Change came in the 1850s when heels began to appear: “some- what high-heeled shoes are becoming general, not only for walk- ing, but for the ballroom” {Ladies’ Cabinet, 1850). The height of the heel at this time was an inch or less. The heelless fashion still continued for evening shoes for some years longer, but in the 1860s heels to shoes became general.

A new fashionable attention to shoes and boots completed the change in the 1860s. “A great revolution has taken place in the chaussure of ladies, which generally speaking admits of but little variety. For the black shoe and boot which used to be worn on nearly all occasions, colored ones are substituted, to accord nicely with the dress with which they are worn” (Englishwoman’s Domestic Magazine, 1862). The earlier shoes were very plain, bound round the top with a narrow ribbon, finished at the front with a small, flat bow; often there were long narrow ribbons which crossed over the instep and went around the ankle. In the 1860s the small bow at the front grew to a large bow or rosette, often with a small steel buckle in the center. Many of the leather shoes of this time had ornamental stitching in contrasting colors and were bound with contrasting ribbon, brown and white on bronze, blue and white, cerise and white on black. A bronze kid was fashionable particularly for indoor shoes from this period to the end of the century.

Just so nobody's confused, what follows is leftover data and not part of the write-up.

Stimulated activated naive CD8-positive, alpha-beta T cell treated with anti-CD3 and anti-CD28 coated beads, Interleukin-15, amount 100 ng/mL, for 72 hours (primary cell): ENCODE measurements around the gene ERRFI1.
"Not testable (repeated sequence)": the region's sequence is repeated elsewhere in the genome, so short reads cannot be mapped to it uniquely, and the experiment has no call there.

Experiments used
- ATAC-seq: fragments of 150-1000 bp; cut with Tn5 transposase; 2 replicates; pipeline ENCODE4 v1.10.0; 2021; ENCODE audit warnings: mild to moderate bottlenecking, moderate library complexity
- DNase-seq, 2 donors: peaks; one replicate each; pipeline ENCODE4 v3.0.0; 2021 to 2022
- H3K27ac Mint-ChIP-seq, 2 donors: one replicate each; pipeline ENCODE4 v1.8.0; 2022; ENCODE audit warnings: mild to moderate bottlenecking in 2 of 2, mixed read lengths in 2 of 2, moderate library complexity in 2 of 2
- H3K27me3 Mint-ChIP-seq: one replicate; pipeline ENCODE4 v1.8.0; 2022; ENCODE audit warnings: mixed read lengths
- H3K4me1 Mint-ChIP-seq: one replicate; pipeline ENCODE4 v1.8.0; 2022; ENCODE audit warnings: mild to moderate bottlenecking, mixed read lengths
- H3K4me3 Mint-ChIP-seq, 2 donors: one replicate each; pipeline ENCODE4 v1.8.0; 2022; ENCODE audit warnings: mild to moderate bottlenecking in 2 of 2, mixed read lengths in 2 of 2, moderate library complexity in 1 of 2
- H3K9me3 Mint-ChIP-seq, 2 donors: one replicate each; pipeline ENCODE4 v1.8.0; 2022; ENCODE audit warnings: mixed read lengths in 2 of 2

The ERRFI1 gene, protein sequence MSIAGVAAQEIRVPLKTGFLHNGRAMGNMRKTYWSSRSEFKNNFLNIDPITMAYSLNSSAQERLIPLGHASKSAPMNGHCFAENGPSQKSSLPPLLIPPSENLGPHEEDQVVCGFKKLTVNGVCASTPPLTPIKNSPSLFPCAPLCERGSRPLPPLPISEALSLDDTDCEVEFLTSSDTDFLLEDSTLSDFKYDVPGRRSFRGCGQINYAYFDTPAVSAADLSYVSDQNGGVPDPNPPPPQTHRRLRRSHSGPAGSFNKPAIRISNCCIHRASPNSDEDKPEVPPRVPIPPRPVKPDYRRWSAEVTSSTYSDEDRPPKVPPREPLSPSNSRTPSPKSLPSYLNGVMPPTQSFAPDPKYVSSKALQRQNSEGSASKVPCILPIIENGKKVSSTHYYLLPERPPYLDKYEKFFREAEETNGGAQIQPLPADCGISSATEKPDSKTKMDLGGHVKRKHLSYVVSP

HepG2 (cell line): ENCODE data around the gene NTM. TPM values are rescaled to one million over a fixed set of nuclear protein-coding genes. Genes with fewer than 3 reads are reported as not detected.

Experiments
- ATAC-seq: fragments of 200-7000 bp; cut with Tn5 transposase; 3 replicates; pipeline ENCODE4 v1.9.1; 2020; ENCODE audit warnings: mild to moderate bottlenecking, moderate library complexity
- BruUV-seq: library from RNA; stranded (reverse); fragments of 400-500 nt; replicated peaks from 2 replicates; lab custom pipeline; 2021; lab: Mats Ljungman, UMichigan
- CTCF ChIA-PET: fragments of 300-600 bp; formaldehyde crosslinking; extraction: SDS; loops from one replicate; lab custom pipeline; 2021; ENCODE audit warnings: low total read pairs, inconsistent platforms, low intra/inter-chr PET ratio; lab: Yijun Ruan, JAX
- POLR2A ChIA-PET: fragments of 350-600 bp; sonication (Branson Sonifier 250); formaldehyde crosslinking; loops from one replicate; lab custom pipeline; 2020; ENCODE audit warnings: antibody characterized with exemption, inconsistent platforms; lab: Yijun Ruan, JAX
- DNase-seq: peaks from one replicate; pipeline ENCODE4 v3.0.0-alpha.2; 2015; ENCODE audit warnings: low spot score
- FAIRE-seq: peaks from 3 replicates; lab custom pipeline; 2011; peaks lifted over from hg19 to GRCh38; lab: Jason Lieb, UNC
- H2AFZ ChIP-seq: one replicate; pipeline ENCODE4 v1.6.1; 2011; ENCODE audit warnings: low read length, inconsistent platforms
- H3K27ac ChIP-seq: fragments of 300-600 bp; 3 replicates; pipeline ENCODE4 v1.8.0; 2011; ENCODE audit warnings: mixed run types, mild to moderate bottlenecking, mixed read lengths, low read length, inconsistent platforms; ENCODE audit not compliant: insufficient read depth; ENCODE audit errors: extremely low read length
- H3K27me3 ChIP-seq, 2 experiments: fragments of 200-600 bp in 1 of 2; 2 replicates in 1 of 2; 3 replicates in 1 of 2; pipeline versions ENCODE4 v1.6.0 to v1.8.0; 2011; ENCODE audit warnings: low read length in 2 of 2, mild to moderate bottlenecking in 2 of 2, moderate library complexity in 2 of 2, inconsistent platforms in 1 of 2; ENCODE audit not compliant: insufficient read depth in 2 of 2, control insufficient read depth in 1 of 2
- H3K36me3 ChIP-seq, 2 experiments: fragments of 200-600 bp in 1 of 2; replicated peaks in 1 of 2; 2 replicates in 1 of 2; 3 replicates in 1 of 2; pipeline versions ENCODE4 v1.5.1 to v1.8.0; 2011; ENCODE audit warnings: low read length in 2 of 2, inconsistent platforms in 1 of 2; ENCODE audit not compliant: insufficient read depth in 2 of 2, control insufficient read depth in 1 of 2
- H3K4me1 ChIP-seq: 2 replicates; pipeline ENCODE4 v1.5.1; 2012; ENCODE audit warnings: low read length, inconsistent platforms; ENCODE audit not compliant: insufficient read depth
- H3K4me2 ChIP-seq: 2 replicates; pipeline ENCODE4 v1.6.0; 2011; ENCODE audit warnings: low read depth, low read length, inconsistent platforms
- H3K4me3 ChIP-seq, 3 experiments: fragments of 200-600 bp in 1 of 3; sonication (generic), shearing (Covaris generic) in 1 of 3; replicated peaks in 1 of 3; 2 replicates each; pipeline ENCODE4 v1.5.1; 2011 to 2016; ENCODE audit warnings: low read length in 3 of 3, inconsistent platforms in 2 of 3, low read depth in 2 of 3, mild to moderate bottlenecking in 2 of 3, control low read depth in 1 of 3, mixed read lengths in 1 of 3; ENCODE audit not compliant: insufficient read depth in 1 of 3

1867 yellow and black button boots match the sporting dress

1867 yellow and black button boots match the sporting dress

Boots, like the shoes, were in black and white satin for dress wear, and also in white kid. For walking they were usually in cloth, often grey or fawn, with the toe-caps of matching or black leather. They were ankle-length, and laced up the sides on the inside of the foot. The elastic-side boot, that is, a boot with an elastic gusset at each side, was patented by the firm of Sparkes Hall in 1837 and continued in fashionable wear until about 1870. Satin boots were very generally worn for dress occasions and many surviving examples were worn as wedding boots.  The boots showed earlier than the shoes the distinctive shaping for left and right foot, and they acquired heels a little earlier than the shoes. Heels for boots were general by the early 1860s. In the late 1860s, boots with front lacing and boots which buttoned at the sides appeared. Between 1864 and 1868, there was a fashion of ornamenting the top of the boot with tassels. Boots, like shoes, were often made in brightly colored materials during the 1860s; blue satin was particularly popular.

1877 Ladies Boots- fancy buttons and laces

1877 Ladies Boots- fancy buttons and laces

During the 1870s, the heel, on shoes and boots alike, grew a little higher, became more tapering and was set well under the foot. Known as the “Louis” heel from the resemblance to the heels of French shoes of the eighteenth century, this form is found on boots and shoes to the end of the period. The height of the heel is usually between one and a half to two inches. The square shaping of the toe gradually changed during the 1870s to a more pointed form; by the mid-1880s, the pointed toe was an established fashion, and this style continued, with some lengthening, during the 1890s.